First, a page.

Adam Gilbert

A new wind blowing Adam Gilbert’s coronation as the overall winner of the Sandwich Designer of the Year competition represents the emergence of a new creative wave within the industry. Nellie Nichols paid him a call at his Soho Sandwich Company

There is definitely a limit to what can be done with a ridiculously large amount of strawberries at short notice, but the 120kg I’m looking at were going for such a good price at Spitalfields market this morning that Adam Gilbert, of the Soho Sandwich Company and the newly crowned Sandwich Designer of the Year for 2007, felt compelled to buy them.

The fact he hadn’t the vaguest idea what he was going to do with them once he’d bought them simply didn’t come into it. He has the confidence and capability to use them to his best advantage and I soon realise that getting sidetracked is part of his creative make up. It happens all the time. He says he has his eye on Shiso Cress next.

Right now he is spinning like a top around his tiny 700 sq ft production unit in Shoreditch, directing his team in a flurry of words without drawing breath; what’s in his recipe for making mushroom soup, not to forget the salmon that needs to be poached, the sauce that needs blast chilling – his energy and attention to detail is exhausting and inspiring.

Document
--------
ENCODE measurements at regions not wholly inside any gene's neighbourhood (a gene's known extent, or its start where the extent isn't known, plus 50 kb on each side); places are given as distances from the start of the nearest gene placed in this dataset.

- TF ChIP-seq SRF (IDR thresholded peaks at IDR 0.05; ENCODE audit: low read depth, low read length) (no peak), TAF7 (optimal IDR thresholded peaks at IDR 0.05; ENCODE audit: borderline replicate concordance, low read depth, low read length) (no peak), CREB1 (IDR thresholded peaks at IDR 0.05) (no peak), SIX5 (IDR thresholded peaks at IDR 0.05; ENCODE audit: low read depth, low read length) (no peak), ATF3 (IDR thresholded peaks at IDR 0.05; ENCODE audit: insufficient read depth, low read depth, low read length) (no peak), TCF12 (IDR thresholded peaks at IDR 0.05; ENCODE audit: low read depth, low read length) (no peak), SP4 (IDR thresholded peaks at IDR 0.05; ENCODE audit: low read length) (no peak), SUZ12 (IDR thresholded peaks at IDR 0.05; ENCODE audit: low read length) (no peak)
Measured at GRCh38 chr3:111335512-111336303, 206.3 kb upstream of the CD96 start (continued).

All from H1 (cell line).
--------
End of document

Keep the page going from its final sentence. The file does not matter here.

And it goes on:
His team listen hard because he not only has immense charm and the whirlwind of what he is saying is quite captivating, but because they know he will only say it once before he disappears in a minute with me to visit his flagship store. The road to his production kitchen in Shoreditch has been fast and furious.

A student at Aylesbury College, he won the coverted National Nestle Toque D’Or and a catering scholarship. “He is an odd mixture of creative mayhem coupled together with meticulous detail, whichever way you look at it he’s likely to be here to stay ” Stints with Alan Hill at Gleneagles and then on to The Lygon Arms led to working under John Williams at Claridges. This was followed by a period at manufacturers Bartholdi’s where he learnt how to produce the highest quality products on a large scale.

His kitchen now manufactures not only for a long list of impressive upmarket outside caterers who supply among others the MCC, Lords and Ascot but also for his three retail units. He was making sandwiches for the Queen for the first day of the Test Match on the morning of the final Sandwich Designer Sandwich Awards and has fed McCartney recently – (clearly an accolade as innovative vegetarian products, as far as I’m concerned, are challenging to say the least).

A chance meeting with the landlords of the large office complex at Highgate Studios in 2001 led to his involvement there and The Soho Sandwich Company was born. This was followed by his shop at the Library at Hendon and then another outlet in Loughton in Essex. He and his partner Dan (‘Dan is Dan, a special part of the business, I couldn’t do without him’) produce absolutely everything the units need from sandwiches, salads and the two soups and two hot dishes made every morning.